MANHATTAN BEACH, CA — When they purchased Yoga Loft MB in February 2019, owners Justin Randolph and husband Greg Cicchino couldn’t have known the moves they’d have to add to their repertoire. The purchase was a dream come true for Randolph, a yoga instructor and avid practitioner whose discovery of yoga helped him transform years of anxiety, depression, and feeling uncomfortable in his body.

The couple had moved to the Los Angeles area in 2018, when Cicchino’s job transferred him. Randolph was an instructor at Light On Lotus in Mar Vista when the owner there told him Yoga Loft MB was for sale. Everything clicked. The couple [Cicchino is an avid yoga practitioner, as you might imagine] became business owners and moved to El Porto in Manhattan Beach.

A year in, with a business they considered “a little sleepy,” said Randolph, he and his husband had breathed a fresh life into Yoga MB. “We had no idea how to run a yoga studio,” he said. “A lot of it was learning on the job.” But the couple was thoroughly enjoying the business and ready to move forward with their own stamp and ideas for Yoga Loft.

But then COVID-19 reared its ugly head and Randolph and Cicchoni found themselves in a new world, as did everyone. Businesses were told to close unless essential. People told to stay home. The early uncertainty of the Novel Coronavirus forced people to deal with a hand they never could have imagined, husband and husband among them.

But the duo took charge and used the pandemic as a way to keep themselves and their practitioners healthy and grounded. They built out the Yoga Loft MB community even as they strengthened it. And karma was on their side.

“I was very lucky that right as the pandemic was happening, I went to a yoga conference in SLO [San Luis Obispo],” explained Randolph. “Seattle had been the epicenter of COVID-19 then and several studio owners from there provided us with several steps to take [if and when the coronavirus hit LA]. They said, ‘This is what you do.’ So, I kind of had that in the back of my mind,” he noted.

Those tips proved invaluable, giving the husbands a foundation from which to approach operations during the pandemic’s initial outbreak. They credit the existing Yoga Loft MB community, as well, with giving them a lift.

“Yoga Loft had been here for 14-15 years,” said Randolph. “It wasn’t a start-up. We were very fortunate. We pivoted.” And so began Yoga Loft’s virtual and on-demand classes, arising out of a world that could not get together in person for a yoga class but that could still meet online.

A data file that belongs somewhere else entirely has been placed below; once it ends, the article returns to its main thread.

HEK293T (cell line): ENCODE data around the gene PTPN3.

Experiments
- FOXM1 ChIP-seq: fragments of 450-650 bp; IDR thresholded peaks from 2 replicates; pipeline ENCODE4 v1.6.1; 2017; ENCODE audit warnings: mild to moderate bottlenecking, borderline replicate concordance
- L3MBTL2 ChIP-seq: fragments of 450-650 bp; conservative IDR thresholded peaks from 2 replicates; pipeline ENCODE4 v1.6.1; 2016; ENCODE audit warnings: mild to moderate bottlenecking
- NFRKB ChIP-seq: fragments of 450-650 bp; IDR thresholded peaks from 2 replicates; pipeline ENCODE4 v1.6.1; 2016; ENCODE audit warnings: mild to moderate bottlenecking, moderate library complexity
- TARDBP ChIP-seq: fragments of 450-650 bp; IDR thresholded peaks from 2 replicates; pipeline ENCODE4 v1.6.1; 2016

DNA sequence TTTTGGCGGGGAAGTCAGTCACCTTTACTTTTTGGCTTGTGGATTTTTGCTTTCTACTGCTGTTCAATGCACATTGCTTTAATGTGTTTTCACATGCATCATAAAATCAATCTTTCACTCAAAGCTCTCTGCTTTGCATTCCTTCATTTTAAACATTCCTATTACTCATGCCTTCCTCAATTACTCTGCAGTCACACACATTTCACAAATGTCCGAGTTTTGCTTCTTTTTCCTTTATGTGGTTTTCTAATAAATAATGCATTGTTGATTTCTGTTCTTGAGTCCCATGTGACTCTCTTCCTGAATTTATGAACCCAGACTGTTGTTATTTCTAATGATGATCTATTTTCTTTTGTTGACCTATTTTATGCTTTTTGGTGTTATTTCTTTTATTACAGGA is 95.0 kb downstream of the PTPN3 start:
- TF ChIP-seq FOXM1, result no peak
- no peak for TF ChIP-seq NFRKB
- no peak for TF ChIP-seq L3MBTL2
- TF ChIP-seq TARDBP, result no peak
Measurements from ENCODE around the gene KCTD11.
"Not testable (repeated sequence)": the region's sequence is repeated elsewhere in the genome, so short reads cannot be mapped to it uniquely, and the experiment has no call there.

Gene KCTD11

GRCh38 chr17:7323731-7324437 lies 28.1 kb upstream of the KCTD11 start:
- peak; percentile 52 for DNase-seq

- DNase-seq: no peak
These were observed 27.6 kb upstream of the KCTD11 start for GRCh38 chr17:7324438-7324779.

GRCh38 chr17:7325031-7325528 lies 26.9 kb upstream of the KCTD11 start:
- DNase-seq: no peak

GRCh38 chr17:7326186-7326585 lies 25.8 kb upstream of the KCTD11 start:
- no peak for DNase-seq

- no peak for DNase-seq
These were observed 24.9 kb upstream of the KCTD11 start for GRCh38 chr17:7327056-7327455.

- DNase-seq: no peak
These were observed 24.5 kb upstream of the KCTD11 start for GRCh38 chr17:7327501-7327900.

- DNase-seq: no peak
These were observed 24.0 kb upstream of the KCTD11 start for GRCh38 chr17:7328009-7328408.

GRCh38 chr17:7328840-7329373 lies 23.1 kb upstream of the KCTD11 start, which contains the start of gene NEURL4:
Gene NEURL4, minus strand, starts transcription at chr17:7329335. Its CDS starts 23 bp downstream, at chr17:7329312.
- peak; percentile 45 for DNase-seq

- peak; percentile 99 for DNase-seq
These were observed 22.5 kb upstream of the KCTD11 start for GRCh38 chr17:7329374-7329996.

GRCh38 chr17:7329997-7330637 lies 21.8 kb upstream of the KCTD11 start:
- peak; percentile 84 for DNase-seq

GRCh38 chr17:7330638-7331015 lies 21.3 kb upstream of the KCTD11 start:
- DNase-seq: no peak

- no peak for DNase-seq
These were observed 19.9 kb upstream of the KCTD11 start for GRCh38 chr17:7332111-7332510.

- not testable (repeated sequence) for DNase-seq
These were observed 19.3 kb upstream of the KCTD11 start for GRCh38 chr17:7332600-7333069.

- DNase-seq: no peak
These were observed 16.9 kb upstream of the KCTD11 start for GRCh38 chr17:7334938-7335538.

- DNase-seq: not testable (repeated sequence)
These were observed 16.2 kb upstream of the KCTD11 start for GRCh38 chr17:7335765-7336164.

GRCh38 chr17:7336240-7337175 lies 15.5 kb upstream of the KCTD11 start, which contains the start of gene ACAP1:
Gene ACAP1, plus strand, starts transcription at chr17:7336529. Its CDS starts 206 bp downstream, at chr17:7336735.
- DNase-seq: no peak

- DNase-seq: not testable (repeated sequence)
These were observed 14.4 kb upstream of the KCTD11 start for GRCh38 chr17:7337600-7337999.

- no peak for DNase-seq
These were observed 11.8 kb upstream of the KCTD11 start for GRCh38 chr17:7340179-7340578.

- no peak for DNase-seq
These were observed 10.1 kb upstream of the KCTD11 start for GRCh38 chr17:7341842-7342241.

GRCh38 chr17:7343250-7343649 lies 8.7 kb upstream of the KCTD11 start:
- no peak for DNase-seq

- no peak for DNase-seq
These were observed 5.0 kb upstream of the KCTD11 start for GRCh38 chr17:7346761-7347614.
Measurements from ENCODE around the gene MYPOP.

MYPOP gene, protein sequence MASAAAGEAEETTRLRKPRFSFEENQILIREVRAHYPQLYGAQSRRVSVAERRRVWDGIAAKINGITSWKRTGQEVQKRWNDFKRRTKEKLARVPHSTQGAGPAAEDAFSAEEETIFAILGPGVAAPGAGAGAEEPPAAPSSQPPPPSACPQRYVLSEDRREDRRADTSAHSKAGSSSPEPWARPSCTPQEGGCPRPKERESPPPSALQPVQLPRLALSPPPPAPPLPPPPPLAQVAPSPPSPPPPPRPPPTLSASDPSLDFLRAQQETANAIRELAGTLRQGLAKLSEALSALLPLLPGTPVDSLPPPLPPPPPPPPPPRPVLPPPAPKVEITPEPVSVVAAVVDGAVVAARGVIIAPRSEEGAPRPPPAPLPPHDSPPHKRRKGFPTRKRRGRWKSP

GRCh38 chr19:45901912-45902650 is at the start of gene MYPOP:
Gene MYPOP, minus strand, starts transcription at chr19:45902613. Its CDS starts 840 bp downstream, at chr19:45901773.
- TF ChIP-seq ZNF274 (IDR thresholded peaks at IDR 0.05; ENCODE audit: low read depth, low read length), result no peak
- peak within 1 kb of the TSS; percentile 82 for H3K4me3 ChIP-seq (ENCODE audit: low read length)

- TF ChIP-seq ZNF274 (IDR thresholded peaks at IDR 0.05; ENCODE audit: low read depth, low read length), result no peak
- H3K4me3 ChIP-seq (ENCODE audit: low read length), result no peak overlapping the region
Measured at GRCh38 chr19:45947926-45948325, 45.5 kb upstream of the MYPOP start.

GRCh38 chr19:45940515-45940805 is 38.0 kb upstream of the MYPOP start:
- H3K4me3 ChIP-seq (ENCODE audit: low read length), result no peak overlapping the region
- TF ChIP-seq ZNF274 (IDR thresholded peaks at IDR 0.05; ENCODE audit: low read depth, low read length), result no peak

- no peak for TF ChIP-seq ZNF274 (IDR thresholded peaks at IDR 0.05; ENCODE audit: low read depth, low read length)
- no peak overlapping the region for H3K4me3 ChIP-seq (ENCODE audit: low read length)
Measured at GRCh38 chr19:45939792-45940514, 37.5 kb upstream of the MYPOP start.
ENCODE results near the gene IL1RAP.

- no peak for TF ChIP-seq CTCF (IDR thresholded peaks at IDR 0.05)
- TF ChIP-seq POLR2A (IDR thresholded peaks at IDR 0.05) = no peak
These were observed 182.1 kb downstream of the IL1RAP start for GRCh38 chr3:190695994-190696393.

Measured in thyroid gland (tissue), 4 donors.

Livestreaming classes had “always been on the back burner,” according to Randolph, but COVID-19 “forced us front and center to go for it. We had to get outside of our comfort zone. To this day, the pandemic continues to shift and change what is going on in the world. So, it’s been an innovative time to put ourselves out there.”

“Out there” has proven to be a good way to go. The couple has seen Yoga Loft’s online store sales increase and everyday offers 4-7 virtual classes and one park class outside. They’ve experimented with different mechanisms of technology and their theatrical backgrounds have helped them know how to stage a live production or video and how to speak in a way that can be heard and understood.

But they also say their success stems from their “community,” the yoga practitioners who take their classes and kept doing so even when the pandemic changed the dynamic. Cicchoni and Randolph are very grateful for their “well-tenured” community, calling them the “magic” that has brought them all together online or outside in the park practicing yoga. He applauded his 50 and above clients who were “the first ones who figured out how to do a virtual class” and the first ones to show up at a session outdoors in a park. “The 30 and below are the ones who have taken a class or two and then disappeared,” he said.

Yoga Loft’s virtual and on-demand classes have also connected them with yoga students close to and far away from Manhattan Beach. “Virtual has been a blessing,” said Randolph. “Totally unexpected. We have students who have never been to Manhattan Beach and never been to Yoga Loft.”

Randolph and his 11 instructors teach and lead all of the Yoga Loft offerings, which cover a wide range of health and wellness practices, including beginner yoga, breath and meditation, Yoga Quickies for Kids [3-9], PreNatal Yoga, HIIT, Pilates, calming vibes and full practices.

Randolph, who is an actor, “grew up in a family that had weight issues,” he told Manhattan Beach Patch. His parents divorced when he was in 5th grade and his weight grew. He remembers that he was “quite overweight and kids would be very cruel. I was bullied. You never forget that.”

Yoga was “the first physical exercise” that felt good to him. And that good feeling was all he needed to propel himself into the world of yoga. “Yoga is for every body,” he noted. “It doesn’t matter what age, weight, gender, race. My mission as a teacher is to make it accessible to every body.

“I tell people, ‘This is not skinny bitch yoga.’ We want each person to feel comfortable and welcome and we strive to hold that space for every body,” said Randolph.

Again, Randolph and Cicchoni point to the Yoga Loft MB community as the reason for Yoga Loft MB’s current existence. “We can’t tell you how much we treasure this community that has stuck with us.” Randolph even loves how his Saturday 8 a.m. outdoor class begins each session “sitting talking to each other. I love that.”

Added Randolph, “Yoga is about the experience we can have together and the community we can have it with.”

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